“This isn’t like cheating on your wife; this is more like cheating on your abusive, negligent wife. It doesn’t feel bad. It actually feels good.” Over the phone from a tour stop in Florida, Mat Devine — founder and frontman of the Chicago quintet Kill Hannah — isn’t talking about partaking in some groupie action, though he and the rest of his gothy, glammy, electro-tinged emo-punk outfit have been known to indulge from time to time (more on that later).
No, he's actually referring to a night this past December, when backstage, just an hour before Kill Hannah's annual Christmas show, the band simultaneously divorced Atlantic Records, where it'd endured a rocky five-year marriage, and consummated a new union with indie Roadrunner Records. "From the time I was 17 until the time we got signed, every time I threw a penny in a fountain, my wish was very specific: I wanna get signed to a major label," says the 34-year-old Devine. "Now, it's almost an albatross around your neck. It's almost tacky."
The label switch opened a small window in which the fivesome - singer-guitarist Devine, guitarists Jonathan Radtke and Dan Wiese, bassist Greg Corner and drummer Elias Mallin - were able to put out the new Hope for the Hopeless, a B-sides and rarities collection that's available only at shows, Kill Hannah's website and Hot Topic stores.
Without the help of any label, the disc is selling briskly, and without the benefit of a current radio hit, Kill Hannah is touring the album this summer to packed venues, owing to the rabidly devoted following the group has accrued through years of nonstop touring and fan-friendly behavior. But most of all, it's the music that's done it: Stylish, often exhilarating, undeniably sexy, it strikes a fine balance between hard-charging vitriol and buoyant pop accessibility; the songs frequently dive into despair and fear but stop short of pure nihilism and usually offer a lifeline out of the darkness. Which explains the title of the new disc: a summation of Kill Hannah's capricious career path, which started in Devine's dorm room 14 years ago.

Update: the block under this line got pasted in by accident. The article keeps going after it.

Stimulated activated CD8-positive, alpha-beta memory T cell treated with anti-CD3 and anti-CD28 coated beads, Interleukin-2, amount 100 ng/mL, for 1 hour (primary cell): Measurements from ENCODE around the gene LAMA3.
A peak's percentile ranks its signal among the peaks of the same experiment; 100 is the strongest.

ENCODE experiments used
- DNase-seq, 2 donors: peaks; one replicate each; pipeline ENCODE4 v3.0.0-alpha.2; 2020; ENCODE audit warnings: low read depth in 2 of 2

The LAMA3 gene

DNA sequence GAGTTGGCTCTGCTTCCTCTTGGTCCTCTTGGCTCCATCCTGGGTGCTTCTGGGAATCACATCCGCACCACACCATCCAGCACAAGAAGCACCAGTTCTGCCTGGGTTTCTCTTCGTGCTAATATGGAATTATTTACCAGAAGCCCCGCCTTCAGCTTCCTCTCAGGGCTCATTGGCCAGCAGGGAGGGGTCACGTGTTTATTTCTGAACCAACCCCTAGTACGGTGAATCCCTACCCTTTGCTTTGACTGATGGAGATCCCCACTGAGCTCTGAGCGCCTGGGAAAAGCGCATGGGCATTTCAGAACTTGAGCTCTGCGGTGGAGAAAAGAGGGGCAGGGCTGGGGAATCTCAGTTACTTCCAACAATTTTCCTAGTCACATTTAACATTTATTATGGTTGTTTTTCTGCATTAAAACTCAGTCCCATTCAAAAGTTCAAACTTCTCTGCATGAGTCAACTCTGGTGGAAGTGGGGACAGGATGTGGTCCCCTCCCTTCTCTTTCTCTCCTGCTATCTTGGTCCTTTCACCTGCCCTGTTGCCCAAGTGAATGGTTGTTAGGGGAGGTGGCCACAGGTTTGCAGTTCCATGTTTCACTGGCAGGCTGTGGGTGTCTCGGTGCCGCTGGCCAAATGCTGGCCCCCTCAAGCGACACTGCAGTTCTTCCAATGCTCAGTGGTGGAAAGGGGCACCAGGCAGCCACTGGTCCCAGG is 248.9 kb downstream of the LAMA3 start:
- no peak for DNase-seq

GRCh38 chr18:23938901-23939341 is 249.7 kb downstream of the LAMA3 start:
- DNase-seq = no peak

"It's always been this yin and yang," he says. "During the pre-label days, we'd be flown out to Los Angeles to showcase for the president of a company and we'd be thrilled on the way there, and then we'd get rejected and be heartbroken on the way back. And then the next day we'd play a show in Chicago, and our fans would bolster our spirits again. So it was just a constant roller coaster between doubt and hope."
So how has Devine dealt with that volatile ride?
"Xanax," he laughs. "I mean, if ever there are doubts, they're always silenced by the shows we play or the letters we get from fans, written in blood and stuff like that."
Indeed, Kill Hannah's most ardent fans are beyond devoted - sometimes scarily so - but Devine acknowledges that there have been plenty of haters and shit-talkers along the way too. "Depending on who you ask," he says, "we have a great reputation for being a unique and original band, or we have a horrible reputation as womanizing drug addicts."
Asked about the latter perception, Devine allows, "I think we've dabbled in a little bit of Mštley CrŸe behavior in the past, which is all part of our philosophy of exploration. We've experienced a lot of the clichés, you know - we've lived it firsthand. I think back to me being a skinny 14-year-old and being terrified of chicks, of feeling alone and weak. And some of the things I've seen and done in the last few years … it's kinda laughable, the two extremes.
It's both the desire for greater success and a tremendous fear of failure that's propelling Kill Hannah forward, both on this tour and toward its soon-to-be-recorded Roadrunner Records debut (and fifth full-length overall). "The bar scene in Chicago is just littered with ex-musicians, who all comfort each other," concludes Devine, "and I never want to be in one of those bars, making excuses."
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